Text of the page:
“Those whom I love, I reprove and discipline; therefore be zealous and repent.”
– Revelation 3:19 (Jesus speaking)
We have seen repeatedly in the scripture passages upon which we’ve meditated that being a disciple means being disciplined. I’m here going to repeat just a portion of a lengthy passage we covered:
It is for discipline that you endure; God deals with you as with sons; for what son is there whom his father does not discipline? But if you are without discipline, of which all have become partakers, then you are illegitimate children and not sons. Furthermore, we had earthly fathers to discipline us, and we respected them; shall we not much rather be subject to the Father of spirits, and live? For they disciplined us for a short time as seemed best to them, but He disciplines us for our good, so that we may share His holiness. All discipline for the moment seems not to be joyful, but sorrowful; yet to those who have been trained by it, afterwards it yields the peaceful fruit of righteousness.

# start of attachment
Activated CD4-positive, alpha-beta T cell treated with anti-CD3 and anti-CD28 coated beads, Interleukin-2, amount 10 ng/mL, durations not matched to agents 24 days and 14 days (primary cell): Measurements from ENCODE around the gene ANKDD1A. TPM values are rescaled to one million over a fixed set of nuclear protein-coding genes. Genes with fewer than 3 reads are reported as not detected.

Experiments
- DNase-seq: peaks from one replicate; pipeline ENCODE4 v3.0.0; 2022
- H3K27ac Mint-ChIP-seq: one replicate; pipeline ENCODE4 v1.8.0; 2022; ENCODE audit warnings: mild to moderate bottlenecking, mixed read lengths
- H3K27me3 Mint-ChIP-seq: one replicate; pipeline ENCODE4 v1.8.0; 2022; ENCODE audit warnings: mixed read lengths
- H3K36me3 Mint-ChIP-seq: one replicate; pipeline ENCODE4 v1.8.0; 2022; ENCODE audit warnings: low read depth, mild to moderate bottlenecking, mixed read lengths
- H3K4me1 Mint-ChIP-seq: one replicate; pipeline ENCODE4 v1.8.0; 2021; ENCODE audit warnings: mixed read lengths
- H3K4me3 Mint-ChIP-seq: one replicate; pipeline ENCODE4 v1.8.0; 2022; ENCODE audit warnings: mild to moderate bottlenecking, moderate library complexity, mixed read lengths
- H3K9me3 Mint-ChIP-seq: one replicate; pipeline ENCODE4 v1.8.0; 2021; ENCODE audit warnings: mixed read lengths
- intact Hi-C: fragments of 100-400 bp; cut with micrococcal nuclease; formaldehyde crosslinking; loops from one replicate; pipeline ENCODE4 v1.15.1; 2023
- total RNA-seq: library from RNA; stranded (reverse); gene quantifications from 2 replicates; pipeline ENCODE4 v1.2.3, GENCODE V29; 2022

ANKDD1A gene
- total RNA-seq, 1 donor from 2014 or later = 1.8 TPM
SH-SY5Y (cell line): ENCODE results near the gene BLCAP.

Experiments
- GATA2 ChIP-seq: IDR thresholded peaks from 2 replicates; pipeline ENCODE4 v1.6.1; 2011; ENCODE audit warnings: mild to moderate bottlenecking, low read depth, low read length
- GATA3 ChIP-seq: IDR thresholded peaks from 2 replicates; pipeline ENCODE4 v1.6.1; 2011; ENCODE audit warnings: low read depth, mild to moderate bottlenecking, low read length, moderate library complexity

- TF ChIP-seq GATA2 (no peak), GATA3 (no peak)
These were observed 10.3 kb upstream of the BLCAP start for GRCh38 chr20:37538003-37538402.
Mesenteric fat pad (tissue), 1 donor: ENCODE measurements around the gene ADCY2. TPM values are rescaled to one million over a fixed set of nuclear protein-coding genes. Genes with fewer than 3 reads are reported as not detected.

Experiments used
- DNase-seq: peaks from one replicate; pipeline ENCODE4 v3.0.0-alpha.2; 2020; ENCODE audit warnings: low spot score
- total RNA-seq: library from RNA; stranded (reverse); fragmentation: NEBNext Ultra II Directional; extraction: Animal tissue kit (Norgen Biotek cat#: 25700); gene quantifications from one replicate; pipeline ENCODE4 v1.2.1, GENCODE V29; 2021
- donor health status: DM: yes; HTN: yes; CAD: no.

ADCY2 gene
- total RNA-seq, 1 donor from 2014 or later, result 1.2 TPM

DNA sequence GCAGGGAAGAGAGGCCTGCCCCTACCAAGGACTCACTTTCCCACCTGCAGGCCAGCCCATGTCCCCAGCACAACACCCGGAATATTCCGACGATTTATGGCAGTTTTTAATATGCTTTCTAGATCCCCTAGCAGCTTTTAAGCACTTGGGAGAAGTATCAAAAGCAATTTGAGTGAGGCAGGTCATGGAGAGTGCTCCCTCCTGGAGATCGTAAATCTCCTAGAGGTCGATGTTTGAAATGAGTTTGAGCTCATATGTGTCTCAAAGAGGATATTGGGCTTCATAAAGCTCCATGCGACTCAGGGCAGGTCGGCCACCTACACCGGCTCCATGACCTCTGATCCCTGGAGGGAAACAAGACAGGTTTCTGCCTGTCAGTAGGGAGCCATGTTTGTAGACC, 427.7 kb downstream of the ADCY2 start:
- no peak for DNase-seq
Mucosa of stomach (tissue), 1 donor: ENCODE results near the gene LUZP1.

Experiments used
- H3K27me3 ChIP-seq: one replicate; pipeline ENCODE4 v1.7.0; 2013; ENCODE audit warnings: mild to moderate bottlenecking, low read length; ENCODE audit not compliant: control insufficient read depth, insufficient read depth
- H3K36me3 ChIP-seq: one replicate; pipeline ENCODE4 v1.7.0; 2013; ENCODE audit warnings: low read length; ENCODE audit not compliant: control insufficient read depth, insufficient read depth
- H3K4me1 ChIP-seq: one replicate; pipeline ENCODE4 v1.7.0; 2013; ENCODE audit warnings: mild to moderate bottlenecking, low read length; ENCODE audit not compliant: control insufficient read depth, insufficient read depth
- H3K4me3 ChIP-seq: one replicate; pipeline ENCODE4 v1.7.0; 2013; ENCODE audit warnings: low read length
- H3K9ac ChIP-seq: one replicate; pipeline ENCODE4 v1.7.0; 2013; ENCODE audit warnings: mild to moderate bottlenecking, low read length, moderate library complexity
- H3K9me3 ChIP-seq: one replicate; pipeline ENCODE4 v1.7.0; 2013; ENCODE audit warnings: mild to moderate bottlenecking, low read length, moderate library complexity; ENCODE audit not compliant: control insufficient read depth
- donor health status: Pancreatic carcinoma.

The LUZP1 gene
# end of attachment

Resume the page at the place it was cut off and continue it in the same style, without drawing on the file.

– Hebrews 12:7-11
Jesus disciplines us out of a motive of love. His purpose is to make us more like Himself. As they say, “It takes one to know one.” Therefore, we’re never going to truly know Jesus except to the degree that we become like Him. And we’re only going to become like Him to the degree that we accept His discipline – day by day.
Some people don’t accept His discipline for themselves but do seek to impose it on others. These are the “social justice warriors.” Of course, not all of them invoke the name of Jesus, but the ones who do want you to “straighten up and fly right,” which always means “fly in formation.” That is, you’re supposed to go along to get along. And what you’re supposed to go along with is whatever they want.
Such people ask “What Would Jesus Do?” but they already know what they want and they’re just hoping to convince you it’s what Jesus wants. Jesus did not come to coerce people into doing what’s right. Letting yourself get crucified is not a power move.
Let us be as zealous in our repenting as He is in His disciplining.
(Remember that prayer is more about listening than talking. Use the words below to start yourself, but then allow time to reflect more on the Scripture above before you say the “Amen.” During that time of quiet reflection, let God shape your thoughts and wait for a sense of peace to come. That’s your signal to say “Amen” and go forth to the day.)
Lord, thank You for loving me enough to spend time teaching me to think as You think…so that I can behave as You behaved…(this is where you remain quiet to let Him work in your thoughts)… Amen.
(All scriptures, unless otherwise noted, are taken from the NASB.)